The Supreme Election Council (YSK) has annulled the results of the mayoral election in Istanbul due to electoral corruption, lost votes for the Justice and Development Party (AK Party) and a number of other unlawful deeds. Although Turkey's local elections were held on March 31 throughout the country, the municipal elections in Istanbul turned out to be the most significant and most controversial phase of the electoral competition. As the Republican People's Party's (CHP) candidate for the municipality of Ankara began his electoral campaign in a highly advantageous position, the AK Party's senior executives concentrated their energy on Ankara's elections and neglected the fierce competition in Istanbul to a great extent.
AK Party executives in Istanbul mainly focused on the post-electoral process because they took their electoral triumph for granted. Contrary to their self-confident expectations, the Nation Alliance already had the potential to take 43% of the votes, 37% from the main opposition CHP and 6% from the Good Party (İP). When the Nation Alliance was able to secure the electoral support of the Peoples' Democratic Party's (HDP) constituency, which corresponded to another 5%, the CHP's municipal candidate found himself in an advantageous position.
Although the electoral constituency of the People's Alliance between the AK Party and the Nationalist Movement Party (MHP) corresponded to 51% of all electors in Istanbul, we witnessed indecisiveness and discontent in their electoral behavior. Nonetheless, Istanbul's constituency supported both municipal candidates almost equally. As AK Party executives were unable to ensure the security of the ballot boxes, CHP executives used their opponent's passive stance to their advantage.
Regarding the upcoming redo elections, Istanbul's voters have the chance to re-evaluate the electoral profiles of both candidates.
The CHP's municipal candidate is a contractor who erected a number of buildings in his own district. Like many contractors, İmamoğlu participated in the ongoing competition of raising tower blocks in Istanbul.
Although he graduated from Istanbul University, he has no academic knowledge about Istanbul except the local experience he gained during his municipal governance in the district of Beylikdüzü. Avoiding the use of angled political expressions, İmamoğlu owes his political image to his electoral campaigners, who were aware of the risky self-confidence of the AK Party's executives in Istanbul.
When President Recep Tayyip Erdoğan became mayor of Istanbul in 1994, Binali Yıldırım was serving in local governance as the general director of Istanbul Fast Ferries Co. (IDO).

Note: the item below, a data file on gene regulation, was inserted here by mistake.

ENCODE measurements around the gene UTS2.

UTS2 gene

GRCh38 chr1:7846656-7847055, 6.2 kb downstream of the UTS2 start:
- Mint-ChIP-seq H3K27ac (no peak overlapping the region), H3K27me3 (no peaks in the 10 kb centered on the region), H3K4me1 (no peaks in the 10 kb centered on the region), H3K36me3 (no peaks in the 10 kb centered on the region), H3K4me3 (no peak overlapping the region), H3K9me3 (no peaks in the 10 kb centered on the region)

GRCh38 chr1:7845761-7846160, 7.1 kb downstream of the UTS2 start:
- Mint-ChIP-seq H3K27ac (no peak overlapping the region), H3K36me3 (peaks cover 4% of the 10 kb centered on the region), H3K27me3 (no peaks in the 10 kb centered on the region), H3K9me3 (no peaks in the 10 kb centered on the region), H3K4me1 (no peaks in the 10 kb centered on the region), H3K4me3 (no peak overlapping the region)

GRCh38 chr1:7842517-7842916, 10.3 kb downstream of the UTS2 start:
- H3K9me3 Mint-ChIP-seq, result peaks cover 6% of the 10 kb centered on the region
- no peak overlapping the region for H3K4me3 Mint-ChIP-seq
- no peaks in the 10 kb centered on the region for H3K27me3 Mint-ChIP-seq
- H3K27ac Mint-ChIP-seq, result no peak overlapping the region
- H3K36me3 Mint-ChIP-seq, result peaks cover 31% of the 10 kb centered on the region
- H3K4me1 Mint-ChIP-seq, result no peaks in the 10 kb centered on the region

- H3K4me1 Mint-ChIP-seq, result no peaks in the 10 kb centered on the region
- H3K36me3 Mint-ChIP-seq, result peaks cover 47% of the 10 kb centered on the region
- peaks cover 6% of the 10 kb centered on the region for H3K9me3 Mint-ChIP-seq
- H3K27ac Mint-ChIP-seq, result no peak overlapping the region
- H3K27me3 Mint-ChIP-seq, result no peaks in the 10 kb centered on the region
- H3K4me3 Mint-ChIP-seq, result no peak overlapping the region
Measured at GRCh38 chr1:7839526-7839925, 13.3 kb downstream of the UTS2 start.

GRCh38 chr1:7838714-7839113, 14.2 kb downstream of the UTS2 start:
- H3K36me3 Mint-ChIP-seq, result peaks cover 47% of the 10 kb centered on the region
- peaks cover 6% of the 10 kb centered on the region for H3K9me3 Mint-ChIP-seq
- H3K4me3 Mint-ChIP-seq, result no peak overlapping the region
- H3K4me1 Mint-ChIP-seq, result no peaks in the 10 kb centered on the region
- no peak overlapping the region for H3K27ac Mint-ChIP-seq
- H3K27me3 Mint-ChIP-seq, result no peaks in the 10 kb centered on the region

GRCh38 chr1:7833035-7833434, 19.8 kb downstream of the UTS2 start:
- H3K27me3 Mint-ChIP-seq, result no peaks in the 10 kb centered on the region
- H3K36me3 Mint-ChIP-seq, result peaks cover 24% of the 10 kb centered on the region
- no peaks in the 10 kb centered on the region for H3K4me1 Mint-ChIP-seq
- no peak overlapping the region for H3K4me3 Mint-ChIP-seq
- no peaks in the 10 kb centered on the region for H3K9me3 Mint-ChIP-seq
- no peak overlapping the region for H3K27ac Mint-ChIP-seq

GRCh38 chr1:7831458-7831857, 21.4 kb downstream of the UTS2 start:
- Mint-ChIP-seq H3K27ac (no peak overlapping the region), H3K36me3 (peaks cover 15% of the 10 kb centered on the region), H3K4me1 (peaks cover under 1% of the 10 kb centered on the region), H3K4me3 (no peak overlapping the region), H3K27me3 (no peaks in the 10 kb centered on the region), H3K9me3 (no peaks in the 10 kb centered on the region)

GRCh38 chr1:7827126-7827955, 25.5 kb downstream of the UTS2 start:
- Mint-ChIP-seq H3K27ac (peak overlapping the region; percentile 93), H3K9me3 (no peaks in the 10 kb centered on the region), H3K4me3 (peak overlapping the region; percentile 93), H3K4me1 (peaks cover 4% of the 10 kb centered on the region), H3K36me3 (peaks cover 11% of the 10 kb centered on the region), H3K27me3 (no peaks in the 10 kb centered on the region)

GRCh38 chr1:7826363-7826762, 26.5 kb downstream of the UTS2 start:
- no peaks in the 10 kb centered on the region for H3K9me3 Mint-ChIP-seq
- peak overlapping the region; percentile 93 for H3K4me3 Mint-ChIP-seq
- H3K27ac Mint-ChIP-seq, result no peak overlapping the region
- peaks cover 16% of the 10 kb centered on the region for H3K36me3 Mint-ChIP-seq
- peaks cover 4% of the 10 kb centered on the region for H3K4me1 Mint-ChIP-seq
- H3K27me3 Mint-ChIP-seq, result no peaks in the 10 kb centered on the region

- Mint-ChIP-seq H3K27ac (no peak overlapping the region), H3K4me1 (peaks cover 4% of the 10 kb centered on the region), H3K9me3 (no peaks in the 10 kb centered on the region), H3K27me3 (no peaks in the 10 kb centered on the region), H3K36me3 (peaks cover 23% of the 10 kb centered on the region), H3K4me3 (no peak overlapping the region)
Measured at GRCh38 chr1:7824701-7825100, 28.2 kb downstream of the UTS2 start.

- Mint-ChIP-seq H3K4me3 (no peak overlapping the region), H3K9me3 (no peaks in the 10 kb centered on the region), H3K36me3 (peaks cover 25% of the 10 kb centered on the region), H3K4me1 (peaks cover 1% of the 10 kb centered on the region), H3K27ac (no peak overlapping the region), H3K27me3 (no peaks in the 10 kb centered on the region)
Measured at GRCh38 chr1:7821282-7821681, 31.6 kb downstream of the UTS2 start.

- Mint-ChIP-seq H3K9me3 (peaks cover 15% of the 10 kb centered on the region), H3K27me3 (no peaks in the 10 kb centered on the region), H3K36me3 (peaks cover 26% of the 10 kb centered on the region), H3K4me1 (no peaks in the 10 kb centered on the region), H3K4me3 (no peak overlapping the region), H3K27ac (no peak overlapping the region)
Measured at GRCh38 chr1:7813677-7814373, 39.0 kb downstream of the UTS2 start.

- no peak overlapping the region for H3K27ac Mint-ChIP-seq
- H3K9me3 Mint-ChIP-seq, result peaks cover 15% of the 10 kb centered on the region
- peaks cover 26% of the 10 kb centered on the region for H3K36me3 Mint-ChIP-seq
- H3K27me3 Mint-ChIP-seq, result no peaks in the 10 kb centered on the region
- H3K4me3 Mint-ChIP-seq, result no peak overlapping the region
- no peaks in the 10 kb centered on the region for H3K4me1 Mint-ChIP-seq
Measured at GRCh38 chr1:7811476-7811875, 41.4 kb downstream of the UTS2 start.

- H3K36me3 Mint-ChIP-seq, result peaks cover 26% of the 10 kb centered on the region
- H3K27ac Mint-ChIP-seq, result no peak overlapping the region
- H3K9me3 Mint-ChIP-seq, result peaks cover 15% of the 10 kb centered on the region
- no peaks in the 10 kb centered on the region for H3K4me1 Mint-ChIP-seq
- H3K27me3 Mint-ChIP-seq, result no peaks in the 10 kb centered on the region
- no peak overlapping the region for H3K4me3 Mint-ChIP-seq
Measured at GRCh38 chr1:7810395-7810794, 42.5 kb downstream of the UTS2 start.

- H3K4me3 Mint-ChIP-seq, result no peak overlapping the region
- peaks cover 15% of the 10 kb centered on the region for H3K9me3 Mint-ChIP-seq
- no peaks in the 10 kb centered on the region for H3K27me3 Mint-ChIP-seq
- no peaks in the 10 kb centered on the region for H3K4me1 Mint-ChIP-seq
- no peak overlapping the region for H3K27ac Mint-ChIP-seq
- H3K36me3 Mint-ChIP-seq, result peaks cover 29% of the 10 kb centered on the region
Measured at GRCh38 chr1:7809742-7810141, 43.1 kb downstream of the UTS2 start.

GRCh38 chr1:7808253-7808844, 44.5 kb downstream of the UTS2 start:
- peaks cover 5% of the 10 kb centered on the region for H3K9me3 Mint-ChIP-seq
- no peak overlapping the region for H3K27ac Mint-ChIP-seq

During the first administration run by the AK Party, he became the minister of transport and infrastructure. Yıldırım succeeded in resolving the country's long-standing problems in transportation. The electoral support for the AK Party's governments, which corresponded to 50% of the votes, derived from the performance of two ministries, i.e. the Ministry of Transport and Infrastructure and the Ministry of Health, during the terms of Recep Akdağ and Mehmet Müezzinoğlu, respectively.
As minister, Yıldırım completed the construction of modern roads, bridges and tunnels throughout the country. In a sense, Yıldırım constructed Turkey's infrastructure for the country's economic development and growth.
In addition to his achievements in highways, Yıldırım greatly contributed to the development of aviation. Turkish Airlines has become one the greatest airlines in the world.
Yıldırım has been known as a practical manager. The transition to electronic payment on bridges spanning the Bosporus was also one of his significant achievements in Istanbul.
As prime minister, Yıldırım addressed Turkish society in general and was thus supported by prudent voters from the urban middle classes.
During local elections, electors generally vote according to the profiles of municipal candidates, and thus support the candidate with a higher capacity in local governance.
Yet, we should take into consideration the rise of a new political dynamic during the latest phase of Turkish politics, i.e. populism.
Following the military intervention of Sept. 12, 1980, right-wing populism emerged. Now, left-wing populism has been on the rise, which influences the electoral processes despite its inability to solve social, political or economic problems.